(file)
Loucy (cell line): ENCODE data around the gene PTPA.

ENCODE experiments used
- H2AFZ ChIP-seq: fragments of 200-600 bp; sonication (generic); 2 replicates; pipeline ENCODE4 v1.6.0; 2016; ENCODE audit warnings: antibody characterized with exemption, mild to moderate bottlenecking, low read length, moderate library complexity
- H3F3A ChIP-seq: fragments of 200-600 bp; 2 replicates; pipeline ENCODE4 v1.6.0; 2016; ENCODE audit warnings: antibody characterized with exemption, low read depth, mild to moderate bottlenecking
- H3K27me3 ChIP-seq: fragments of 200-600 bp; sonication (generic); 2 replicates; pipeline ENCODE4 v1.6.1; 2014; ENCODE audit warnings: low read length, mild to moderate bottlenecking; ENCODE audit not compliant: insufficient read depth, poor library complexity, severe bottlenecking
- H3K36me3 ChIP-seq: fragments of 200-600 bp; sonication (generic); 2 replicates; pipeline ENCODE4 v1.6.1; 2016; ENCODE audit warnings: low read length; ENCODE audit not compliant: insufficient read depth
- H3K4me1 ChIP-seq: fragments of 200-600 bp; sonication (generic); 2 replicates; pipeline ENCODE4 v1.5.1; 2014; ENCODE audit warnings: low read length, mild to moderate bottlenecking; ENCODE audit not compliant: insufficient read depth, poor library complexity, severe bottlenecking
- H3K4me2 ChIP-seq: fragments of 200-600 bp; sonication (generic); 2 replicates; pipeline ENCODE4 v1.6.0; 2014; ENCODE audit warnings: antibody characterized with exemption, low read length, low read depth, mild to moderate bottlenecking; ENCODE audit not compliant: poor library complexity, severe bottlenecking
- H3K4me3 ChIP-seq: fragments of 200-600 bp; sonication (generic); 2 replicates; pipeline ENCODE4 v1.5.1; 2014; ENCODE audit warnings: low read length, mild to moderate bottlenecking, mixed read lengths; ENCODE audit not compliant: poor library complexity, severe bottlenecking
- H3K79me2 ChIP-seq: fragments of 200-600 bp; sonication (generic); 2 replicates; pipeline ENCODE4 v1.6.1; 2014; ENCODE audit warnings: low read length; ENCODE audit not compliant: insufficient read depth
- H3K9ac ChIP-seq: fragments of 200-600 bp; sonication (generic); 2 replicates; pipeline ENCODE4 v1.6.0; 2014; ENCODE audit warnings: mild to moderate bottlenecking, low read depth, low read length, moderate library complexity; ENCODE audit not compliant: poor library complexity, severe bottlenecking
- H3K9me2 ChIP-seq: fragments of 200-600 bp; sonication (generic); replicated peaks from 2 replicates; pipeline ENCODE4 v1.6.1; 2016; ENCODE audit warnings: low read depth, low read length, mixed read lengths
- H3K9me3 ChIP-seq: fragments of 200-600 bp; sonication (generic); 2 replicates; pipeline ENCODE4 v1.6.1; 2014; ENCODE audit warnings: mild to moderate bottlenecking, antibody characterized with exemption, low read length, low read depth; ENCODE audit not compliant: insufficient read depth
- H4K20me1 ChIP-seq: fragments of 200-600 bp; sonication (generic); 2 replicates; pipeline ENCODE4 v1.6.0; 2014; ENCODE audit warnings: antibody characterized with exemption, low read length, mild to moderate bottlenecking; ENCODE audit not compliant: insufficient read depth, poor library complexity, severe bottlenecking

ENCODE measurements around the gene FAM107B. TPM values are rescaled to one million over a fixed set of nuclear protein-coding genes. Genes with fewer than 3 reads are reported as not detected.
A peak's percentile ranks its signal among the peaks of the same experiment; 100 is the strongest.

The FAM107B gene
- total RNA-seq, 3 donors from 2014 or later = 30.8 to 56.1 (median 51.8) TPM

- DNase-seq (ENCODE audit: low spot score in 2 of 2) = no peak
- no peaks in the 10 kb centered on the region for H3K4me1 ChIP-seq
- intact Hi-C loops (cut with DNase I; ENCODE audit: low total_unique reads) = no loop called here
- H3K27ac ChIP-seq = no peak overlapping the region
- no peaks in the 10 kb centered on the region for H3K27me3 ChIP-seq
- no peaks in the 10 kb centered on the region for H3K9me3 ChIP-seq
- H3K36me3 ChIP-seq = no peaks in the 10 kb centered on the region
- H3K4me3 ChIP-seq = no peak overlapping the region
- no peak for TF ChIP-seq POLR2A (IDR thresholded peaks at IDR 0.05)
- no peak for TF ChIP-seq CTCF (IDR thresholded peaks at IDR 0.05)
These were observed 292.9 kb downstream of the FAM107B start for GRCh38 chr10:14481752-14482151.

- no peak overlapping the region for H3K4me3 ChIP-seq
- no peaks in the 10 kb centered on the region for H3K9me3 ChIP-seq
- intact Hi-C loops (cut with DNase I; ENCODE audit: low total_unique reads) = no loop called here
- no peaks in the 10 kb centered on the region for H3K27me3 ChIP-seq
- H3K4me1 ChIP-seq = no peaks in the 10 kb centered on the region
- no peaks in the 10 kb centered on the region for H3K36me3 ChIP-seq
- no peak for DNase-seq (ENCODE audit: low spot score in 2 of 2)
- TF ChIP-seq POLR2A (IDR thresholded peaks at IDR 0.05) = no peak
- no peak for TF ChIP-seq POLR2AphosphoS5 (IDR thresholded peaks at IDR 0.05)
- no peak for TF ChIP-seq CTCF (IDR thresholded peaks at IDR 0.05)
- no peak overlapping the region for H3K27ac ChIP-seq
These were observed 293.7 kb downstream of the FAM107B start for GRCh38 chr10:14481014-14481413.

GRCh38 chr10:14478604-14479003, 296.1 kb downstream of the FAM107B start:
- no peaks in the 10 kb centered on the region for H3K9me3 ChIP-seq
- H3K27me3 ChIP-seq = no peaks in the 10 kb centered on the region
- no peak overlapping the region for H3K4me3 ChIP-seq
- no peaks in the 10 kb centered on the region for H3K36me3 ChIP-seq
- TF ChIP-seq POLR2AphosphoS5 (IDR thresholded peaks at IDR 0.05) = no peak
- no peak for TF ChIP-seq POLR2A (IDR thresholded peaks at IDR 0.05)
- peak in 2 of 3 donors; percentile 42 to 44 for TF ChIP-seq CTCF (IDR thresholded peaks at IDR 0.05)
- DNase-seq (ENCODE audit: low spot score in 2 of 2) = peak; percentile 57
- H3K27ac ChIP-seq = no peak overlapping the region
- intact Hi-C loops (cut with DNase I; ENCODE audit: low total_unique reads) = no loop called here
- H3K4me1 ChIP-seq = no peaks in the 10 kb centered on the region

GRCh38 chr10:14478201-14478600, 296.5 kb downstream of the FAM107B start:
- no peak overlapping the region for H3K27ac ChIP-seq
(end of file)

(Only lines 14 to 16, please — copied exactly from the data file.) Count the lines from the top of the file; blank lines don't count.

- H4K20me1 ChIP-seq: fragments of 200-600 bp; sonication (generic); 2 replicates; pipeline ENCODE4 v1.6.0; 2014; ENCODE audit warnings: antibody characterized with exemption, low read length, mild to moderate bottlenecking; ENCODE audit not compliant: insufficient read depth, poor library complexity, severe bottlenecking

ENCODE measurements around the gene FAM107B. TPM values are rescaled to one million over a fixed set of nuclear protein-coding genes. Genes with fewer than 3 reads are reported as not detected.
A peak's percentile ranks its signal among the peaks of the same experiment; 100 is the strongest.